It's obvious that bases of the stories are similar, and the similarities don't end there. Both Superman and Batman leave someone they love behind on Earth; Clark Kent left Lois Lane behind after being recently married, while Selina Kyle is waiting for Bruce Wayne, her fiancé, to return. As their time away from Earth increases, the bond between the respective men and Wonder Woman deepens.
In Action Comics, we see the toll that his time away from Lois has on Superman. He grows tired and lonely, yet he fights on. During his adventure, Batman, ever the stoic figure, may not visibly showcase his loneliness, but his increasing brutality, fueled by a boiling anger that he tries his damnedest to keep at bay, is all the evidence we need to recognize that his time away from Selina is affecting him.
But where the two issues take drastic turns is in the depiction of their respective leading women. In Action Comics, Lois Lane is rarely seen as something more than Superman's wife. For this story, at least, she is the love interest, a character defined by her marriage to Superman. However, the depiction of Catwoman is where Batman #39 shines brightest. Selina is a much different beast than that Lois, with King and Jones depicting someone who stands on her own two feet outside of her relationship. Yes, there is worry in her voice, and in her eyes. There is a contained concern when she learns that time is a different concept in the desert realm of demons. But not once is her character lessened for it.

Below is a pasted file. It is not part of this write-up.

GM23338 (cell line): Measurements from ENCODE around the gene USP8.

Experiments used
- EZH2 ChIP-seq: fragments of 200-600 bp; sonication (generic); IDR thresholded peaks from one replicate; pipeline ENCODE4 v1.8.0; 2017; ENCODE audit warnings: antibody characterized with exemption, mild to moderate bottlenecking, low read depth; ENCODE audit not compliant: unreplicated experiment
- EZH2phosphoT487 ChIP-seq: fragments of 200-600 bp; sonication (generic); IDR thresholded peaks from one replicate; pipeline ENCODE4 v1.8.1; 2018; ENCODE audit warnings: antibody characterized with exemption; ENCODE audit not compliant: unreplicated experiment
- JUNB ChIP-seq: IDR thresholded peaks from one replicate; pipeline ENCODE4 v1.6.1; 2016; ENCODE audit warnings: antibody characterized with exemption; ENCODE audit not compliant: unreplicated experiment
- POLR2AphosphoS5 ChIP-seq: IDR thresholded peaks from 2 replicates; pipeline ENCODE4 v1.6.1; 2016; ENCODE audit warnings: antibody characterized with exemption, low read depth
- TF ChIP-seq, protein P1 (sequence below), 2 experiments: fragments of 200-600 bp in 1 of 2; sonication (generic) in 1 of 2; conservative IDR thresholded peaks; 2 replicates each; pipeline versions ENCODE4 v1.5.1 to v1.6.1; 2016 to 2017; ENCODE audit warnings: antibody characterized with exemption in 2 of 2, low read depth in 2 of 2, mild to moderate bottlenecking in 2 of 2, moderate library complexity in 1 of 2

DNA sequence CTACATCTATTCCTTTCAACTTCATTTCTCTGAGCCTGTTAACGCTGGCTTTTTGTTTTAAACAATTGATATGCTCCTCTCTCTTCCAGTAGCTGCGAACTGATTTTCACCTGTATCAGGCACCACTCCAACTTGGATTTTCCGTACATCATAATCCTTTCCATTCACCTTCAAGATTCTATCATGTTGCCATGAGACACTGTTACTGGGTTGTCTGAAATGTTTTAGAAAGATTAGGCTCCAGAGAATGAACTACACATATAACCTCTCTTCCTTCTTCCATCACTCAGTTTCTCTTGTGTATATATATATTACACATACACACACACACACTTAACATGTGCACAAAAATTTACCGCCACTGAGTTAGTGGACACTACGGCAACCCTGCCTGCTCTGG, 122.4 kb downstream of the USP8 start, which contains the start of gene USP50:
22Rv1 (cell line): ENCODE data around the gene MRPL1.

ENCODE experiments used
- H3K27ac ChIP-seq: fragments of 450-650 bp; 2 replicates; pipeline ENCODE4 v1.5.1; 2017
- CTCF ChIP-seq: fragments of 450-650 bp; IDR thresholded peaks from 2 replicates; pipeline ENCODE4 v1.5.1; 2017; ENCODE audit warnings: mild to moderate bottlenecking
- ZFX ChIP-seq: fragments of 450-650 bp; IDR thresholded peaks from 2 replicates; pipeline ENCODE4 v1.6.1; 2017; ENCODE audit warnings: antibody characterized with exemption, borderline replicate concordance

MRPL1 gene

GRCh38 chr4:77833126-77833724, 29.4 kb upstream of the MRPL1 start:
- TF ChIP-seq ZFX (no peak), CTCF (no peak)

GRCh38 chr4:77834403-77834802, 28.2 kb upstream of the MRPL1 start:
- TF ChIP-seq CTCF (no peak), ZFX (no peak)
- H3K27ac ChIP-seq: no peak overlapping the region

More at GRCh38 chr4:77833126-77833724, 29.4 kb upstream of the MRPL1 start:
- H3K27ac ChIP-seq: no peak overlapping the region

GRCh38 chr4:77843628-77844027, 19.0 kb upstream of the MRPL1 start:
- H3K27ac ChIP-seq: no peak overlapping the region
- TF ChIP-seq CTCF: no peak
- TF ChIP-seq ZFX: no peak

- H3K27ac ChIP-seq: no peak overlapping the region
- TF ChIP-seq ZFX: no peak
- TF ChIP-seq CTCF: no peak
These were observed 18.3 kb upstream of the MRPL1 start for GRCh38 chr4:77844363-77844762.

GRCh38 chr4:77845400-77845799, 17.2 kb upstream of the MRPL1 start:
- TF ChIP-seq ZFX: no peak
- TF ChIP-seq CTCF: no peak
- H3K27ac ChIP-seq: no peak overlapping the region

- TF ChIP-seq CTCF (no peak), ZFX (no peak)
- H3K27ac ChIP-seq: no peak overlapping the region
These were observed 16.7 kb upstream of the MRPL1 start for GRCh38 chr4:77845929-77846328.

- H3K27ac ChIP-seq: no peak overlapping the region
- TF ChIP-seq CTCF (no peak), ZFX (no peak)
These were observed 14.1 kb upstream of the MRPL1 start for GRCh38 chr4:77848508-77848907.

Selina stands by the choices she has made, and that her husband-to-be has made, and she doesn't need to explain herself to anyone. The relationships between Batman and Catwoman, and Superman and Lois Lane have always been different, and this issue, combined with Action Comics #761, highlights that fact. The timing is almost a blessing in disguise, considering that only a few weeks ago, King focused on the differences between the two couples by having them go on a quiet double-date. Now, once again, we see the contrast between the two, as well as an evolution of society as a whole.
Sure, Batman and Action Comics are separeted by time itself. Today's female characters are differently depicted than the way they once were, and perhaps this is one of the reasons why Selina Kyle allows the most recent issue of Batman to stand as strongly as it does. The basic premise of the two issues might be similar, but King's voice, combined with Jones' stellar artwork, make this issue of Batman a much more powerful entry, not only in the ever-deepening connection between Bruce Wayne and Selina Kyle, but in comics as a whole.